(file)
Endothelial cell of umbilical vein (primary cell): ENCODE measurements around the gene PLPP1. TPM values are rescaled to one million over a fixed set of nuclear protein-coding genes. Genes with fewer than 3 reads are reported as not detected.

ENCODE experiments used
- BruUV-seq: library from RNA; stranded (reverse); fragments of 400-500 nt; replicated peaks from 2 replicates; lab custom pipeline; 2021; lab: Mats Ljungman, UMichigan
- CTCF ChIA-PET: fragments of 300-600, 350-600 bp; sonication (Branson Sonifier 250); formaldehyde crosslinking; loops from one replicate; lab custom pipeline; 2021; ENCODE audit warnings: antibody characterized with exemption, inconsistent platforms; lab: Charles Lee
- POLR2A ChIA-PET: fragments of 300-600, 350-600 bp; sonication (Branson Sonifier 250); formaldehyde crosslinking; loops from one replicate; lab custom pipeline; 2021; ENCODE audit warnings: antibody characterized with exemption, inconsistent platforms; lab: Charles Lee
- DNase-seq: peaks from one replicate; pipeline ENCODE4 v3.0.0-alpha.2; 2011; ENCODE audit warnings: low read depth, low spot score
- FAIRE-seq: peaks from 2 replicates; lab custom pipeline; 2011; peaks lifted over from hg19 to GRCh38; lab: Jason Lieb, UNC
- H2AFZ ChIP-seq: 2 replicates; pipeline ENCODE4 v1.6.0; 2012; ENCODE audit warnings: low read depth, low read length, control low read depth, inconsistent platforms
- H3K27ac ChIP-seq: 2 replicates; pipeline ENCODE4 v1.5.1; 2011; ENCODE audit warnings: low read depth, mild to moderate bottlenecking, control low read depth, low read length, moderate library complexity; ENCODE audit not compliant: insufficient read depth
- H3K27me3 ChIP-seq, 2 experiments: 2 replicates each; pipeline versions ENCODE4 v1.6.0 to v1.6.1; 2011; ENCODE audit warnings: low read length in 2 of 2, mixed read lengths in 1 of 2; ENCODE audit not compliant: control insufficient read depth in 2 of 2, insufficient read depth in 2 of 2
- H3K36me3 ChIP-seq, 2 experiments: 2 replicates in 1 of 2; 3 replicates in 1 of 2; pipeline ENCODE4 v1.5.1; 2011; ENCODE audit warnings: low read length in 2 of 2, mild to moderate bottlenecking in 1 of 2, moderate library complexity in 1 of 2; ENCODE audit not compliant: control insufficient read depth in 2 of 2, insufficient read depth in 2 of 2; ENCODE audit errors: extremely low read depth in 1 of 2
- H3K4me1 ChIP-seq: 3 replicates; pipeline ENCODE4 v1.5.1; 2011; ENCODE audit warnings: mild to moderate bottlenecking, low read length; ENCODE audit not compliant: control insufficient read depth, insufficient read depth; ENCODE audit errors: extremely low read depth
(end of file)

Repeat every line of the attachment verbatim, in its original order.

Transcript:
Endothelial cell of umbilical vein (primary cell): ENCODE measurements around the gene PLPP1. TPM values are rescaled to one million over a fixed set of nuclear protein-coding genes. Genes with fewer than 3 reads are reported as not detected.

ENCODE experiments used
- BruUV-seq: library from RNA; stranded (reverse); fragments of 400-500 nt; replicated peaks from 2 replicates; lab custom pipeline; 2021; lab: Mats Ljungman, UMichigan
- CTCF ChIA-PET: fragments of 300-600, 350-600 bp; sonication (Branson Sonifier 250); formaldehyde crosslinking; loops from one replicate; lab custom pipeline; 2021; ENCODE audit warnings: antibody characterized with exemption, inconsistent platforms; lab: Charles Lee
- POLR2A ChIA-PET: fragments of 300-600, 350-600 bp; sonication (Branson Sonifier 250); formaldehyde crosslinking; loops from one replicate; lab custom pipeline; 2021; ENCODE audit warnings: antibody characterized with exemption, inconsistent platforms; lab: Charles Lee
- DNase-seq: peaks from one replicate; pipeline ENCODE4 v3.0.0-alpha.2; 2011; ENCODE audit warnings: low read depth, low spot score
- FAIRE-seq: peaks from 2 replicates; lab custom pipeline; 2011; peaks lifted over from hg19 to GRCh38; lab: Jason Lieb, UNC
- H2AFZ ChIP-seq: 2 replicates; pipeline ENCODE4 v1.6.0; 2012; ENCODE audit warnings: low read depth, low read length, control low read depth, inconsistent platforms
- H3K27ac ChIP-seq: 2 replicates; pipeline ENCODE4 v1.5.1; 2011; ENCODE audit warnings: low read depth, mild to moderate bottlenecking, control low read depth, low read length, moderate library complexity; ENCODE audit not compliant: insufficient read depth
- H3K27me3 ChIP-seq, 2 experiments: 2 replicates each; pipeline versions ENCODE4 v1.6.0 to v1.6.1; 2011; ENCODE audit warnings: low read length in 2 of 2, mixed read lengths in 1 of 2; ENCODE audit not compliant: control insufficient read depth in 2 of 2, insufficient read depth in 2 of 2
- H3K36me3 ChIP-seq, 2 experiments: 2 replicates in 1 of 2; 3 replicates in 1 of 2; pipeline ENCODE4 v1.5.1; 2011; ENCODE audit warnings: low read length in 2 of 2, mild to moderate bottlenecking in 1 of 2, moderate library complexity in 1 of 2; ENCODE audit not compliant: control insufficient read depth in 2 of 2, insufficient read depth in 2 of 2; ENCODE audit errors: extremely low read depth in 1 of 2
- H3K4me1 ChIP-seq: 3 replicates; pipeline ENCODE4 v1.5.1; 2011; ENCODE audit warnings: mild to moderate bottlenecking, low read length; ENCODE audit not compliant: control insufficient read depth, insufficient read depth; ENCODE audit errors: extremely low read depth